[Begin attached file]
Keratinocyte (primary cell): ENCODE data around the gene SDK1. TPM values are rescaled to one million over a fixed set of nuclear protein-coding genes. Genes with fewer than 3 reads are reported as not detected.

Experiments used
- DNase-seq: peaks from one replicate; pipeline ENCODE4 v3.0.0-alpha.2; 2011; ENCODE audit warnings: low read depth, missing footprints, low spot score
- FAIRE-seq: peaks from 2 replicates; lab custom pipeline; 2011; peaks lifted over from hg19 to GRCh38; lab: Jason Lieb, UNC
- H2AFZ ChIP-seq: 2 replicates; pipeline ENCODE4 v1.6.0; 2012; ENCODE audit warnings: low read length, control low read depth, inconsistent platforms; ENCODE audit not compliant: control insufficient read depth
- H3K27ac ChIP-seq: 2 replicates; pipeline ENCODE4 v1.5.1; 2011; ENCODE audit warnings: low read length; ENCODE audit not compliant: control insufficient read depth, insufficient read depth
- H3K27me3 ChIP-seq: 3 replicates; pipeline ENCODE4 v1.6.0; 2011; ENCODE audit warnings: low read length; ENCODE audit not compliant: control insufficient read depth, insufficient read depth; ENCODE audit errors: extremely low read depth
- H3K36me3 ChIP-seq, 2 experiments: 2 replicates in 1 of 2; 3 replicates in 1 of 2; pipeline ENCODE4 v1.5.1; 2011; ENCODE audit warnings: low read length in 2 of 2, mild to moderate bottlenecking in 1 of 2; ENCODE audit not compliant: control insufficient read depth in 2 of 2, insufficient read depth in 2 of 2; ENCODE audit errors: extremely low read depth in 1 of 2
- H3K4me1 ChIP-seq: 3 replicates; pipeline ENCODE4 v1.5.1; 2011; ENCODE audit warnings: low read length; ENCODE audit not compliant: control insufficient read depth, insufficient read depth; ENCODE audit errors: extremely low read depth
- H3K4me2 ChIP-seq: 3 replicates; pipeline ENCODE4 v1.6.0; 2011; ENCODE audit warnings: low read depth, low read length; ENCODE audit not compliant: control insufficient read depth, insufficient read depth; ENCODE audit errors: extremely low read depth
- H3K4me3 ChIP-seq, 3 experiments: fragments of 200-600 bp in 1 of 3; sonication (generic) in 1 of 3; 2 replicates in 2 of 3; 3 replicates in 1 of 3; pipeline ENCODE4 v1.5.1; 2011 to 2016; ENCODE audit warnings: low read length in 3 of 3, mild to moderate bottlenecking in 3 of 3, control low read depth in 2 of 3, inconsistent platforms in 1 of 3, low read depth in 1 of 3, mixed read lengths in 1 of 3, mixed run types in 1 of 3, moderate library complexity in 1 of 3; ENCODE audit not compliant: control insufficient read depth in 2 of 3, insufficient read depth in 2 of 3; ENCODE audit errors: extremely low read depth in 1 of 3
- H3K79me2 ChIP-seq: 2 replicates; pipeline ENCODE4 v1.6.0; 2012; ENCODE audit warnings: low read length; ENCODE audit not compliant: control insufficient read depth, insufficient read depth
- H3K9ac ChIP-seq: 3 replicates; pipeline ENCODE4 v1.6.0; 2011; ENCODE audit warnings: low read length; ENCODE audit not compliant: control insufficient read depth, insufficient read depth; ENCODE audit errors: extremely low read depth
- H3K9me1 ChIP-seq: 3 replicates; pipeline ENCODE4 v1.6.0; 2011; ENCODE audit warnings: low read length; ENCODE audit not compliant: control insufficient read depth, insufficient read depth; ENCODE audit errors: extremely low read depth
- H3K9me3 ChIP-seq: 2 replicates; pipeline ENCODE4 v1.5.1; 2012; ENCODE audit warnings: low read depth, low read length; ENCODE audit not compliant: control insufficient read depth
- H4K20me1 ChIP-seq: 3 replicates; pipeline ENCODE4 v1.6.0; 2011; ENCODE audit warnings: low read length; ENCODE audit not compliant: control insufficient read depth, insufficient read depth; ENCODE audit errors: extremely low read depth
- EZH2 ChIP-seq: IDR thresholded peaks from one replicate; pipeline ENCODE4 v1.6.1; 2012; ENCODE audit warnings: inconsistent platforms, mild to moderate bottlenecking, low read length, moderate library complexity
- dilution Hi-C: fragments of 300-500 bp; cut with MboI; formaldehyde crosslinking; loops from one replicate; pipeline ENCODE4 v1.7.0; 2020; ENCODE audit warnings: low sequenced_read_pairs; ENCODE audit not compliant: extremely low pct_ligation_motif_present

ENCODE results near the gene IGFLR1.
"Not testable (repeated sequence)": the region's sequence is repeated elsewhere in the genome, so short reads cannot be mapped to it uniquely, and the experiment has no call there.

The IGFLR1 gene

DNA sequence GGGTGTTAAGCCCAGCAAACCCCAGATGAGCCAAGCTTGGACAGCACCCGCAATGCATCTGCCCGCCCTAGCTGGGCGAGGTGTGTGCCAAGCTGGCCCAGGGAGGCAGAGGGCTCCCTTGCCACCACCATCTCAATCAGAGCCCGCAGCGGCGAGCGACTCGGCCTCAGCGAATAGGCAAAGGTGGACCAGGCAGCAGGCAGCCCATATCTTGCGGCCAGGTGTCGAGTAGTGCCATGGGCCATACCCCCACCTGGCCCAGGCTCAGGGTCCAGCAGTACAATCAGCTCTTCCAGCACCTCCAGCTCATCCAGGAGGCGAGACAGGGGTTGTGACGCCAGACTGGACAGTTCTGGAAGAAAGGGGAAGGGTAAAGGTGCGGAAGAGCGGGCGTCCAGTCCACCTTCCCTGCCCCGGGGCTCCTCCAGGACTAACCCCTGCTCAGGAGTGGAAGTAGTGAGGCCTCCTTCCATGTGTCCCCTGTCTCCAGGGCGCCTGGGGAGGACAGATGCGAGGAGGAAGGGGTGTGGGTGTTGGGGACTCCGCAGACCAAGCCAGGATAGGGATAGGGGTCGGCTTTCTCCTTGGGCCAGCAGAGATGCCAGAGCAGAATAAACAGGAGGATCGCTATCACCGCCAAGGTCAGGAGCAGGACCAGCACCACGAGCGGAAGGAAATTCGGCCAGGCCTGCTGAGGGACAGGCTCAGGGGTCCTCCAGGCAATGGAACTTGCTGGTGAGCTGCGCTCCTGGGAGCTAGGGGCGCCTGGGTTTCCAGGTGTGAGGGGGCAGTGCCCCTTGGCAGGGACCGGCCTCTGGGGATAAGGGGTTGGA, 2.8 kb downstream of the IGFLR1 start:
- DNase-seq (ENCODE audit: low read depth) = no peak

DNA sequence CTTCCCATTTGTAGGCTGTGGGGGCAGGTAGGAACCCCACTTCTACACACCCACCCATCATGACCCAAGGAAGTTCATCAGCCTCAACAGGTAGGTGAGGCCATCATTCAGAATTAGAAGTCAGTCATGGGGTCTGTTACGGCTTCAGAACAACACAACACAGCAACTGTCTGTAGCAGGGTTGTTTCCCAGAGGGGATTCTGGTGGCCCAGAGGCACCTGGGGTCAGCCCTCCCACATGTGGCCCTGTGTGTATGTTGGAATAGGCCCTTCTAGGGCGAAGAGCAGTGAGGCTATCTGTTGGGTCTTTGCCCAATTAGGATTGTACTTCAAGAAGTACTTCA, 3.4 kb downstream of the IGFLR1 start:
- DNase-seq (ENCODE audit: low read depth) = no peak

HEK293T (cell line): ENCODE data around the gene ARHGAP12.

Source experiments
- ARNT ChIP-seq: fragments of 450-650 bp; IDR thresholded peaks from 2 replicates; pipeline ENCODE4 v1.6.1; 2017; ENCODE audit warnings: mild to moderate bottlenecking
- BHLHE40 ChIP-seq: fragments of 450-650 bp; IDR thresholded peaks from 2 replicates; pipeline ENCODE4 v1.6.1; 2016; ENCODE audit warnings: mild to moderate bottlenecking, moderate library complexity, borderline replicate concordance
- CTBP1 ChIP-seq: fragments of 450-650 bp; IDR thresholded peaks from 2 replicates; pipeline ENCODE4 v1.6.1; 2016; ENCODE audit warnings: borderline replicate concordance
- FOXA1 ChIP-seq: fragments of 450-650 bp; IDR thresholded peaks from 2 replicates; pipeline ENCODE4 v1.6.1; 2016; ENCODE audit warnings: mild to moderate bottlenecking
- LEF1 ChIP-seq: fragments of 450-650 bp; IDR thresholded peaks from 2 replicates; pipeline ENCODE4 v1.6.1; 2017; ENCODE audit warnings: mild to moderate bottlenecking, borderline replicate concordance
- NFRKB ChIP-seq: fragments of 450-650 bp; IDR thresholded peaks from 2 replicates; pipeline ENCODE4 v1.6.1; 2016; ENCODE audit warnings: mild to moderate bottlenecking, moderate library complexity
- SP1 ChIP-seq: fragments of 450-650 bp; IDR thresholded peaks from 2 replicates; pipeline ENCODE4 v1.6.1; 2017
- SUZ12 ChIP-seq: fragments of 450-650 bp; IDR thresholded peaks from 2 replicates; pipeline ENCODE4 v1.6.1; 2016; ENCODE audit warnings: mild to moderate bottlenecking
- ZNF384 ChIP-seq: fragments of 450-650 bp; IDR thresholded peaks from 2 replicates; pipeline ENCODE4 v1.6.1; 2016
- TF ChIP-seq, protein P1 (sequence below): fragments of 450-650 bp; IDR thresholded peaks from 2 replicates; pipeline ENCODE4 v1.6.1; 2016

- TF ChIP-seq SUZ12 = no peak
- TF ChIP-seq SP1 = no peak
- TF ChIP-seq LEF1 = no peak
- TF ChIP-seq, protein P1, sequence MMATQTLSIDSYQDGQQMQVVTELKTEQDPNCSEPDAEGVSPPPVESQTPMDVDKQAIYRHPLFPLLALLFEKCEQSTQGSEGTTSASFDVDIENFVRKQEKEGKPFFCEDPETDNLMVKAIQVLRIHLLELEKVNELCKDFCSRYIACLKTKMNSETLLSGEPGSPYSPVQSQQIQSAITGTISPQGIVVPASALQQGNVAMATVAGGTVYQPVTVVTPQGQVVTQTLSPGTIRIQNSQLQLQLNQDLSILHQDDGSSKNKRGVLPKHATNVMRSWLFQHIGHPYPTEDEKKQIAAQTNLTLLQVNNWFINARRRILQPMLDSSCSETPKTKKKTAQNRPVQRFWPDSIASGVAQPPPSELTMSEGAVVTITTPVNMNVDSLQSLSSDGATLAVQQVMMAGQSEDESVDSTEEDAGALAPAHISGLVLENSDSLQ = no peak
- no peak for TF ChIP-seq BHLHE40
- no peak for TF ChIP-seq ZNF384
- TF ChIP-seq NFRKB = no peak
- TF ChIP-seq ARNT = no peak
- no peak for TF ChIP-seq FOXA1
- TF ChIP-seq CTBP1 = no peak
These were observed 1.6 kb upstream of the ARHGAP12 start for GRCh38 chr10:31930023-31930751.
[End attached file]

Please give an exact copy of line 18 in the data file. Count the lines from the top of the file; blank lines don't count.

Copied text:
- dilution Hi-C: fragments of 300-500 bp; cut with MboI; formaldehyde crosslinking; loops from one replicate; pipeline ENCODE4 v1.7.0; 2020; ENCODE audit warnings: low sequenced_read_pairs; ENCODE audit not compliant: extremely low pct_ligation_motif_present